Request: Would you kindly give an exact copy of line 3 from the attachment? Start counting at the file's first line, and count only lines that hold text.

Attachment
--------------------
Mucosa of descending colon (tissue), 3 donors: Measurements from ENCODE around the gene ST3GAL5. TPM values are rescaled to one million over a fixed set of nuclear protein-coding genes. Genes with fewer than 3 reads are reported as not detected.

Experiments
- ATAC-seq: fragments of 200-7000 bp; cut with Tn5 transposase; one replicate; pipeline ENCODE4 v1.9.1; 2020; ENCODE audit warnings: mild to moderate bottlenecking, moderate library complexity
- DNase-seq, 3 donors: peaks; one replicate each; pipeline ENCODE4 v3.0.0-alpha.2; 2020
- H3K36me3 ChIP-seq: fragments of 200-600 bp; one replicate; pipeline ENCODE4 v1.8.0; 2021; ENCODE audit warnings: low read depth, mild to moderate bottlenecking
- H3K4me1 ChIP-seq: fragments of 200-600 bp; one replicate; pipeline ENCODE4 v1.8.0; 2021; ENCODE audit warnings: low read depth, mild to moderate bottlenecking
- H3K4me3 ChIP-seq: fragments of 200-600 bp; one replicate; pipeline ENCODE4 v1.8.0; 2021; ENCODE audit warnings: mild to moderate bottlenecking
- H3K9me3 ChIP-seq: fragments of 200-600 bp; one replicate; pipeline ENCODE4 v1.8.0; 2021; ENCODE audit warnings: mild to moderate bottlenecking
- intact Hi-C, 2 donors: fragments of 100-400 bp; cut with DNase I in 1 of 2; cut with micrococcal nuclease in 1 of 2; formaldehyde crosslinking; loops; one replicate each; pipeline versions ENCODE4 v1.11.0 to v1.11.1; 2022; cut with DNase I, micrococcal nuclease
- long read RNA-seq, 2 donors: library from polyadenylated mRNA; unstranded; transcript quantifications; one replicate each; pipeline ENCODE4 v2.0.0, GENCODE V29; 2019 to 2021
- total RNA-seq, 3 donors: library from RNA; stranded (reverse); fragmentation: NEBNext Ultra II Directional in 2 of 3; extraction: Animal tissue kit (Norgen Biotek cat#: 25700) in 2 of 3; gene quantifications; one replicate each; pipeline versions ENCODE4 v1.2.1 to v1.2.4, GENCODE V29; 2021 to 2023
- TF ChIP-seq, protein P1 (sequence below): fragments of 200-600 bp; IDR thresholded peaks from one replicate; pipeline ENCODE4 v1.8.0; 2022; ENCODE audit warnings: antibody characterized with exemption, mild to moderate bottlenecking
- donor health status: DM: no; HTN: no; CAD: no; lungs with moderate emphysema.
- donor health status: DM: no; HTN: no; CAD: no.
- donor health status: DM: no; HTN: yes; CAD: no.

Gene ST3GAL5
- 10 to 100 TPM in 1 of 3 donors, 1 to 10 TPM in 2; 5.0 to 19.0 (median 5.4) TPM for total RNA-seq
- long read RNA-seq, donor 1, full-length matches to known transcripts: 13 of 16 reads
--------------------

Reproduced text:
- ATAC-seq: fragments of 200-7000 bp; cut with Tn5 transposase; one replicate; pipeline ENCODE4 v1.9.1; 2020; ENCODE audit warnings: mild to moderate bottlenecking, moderate library complexity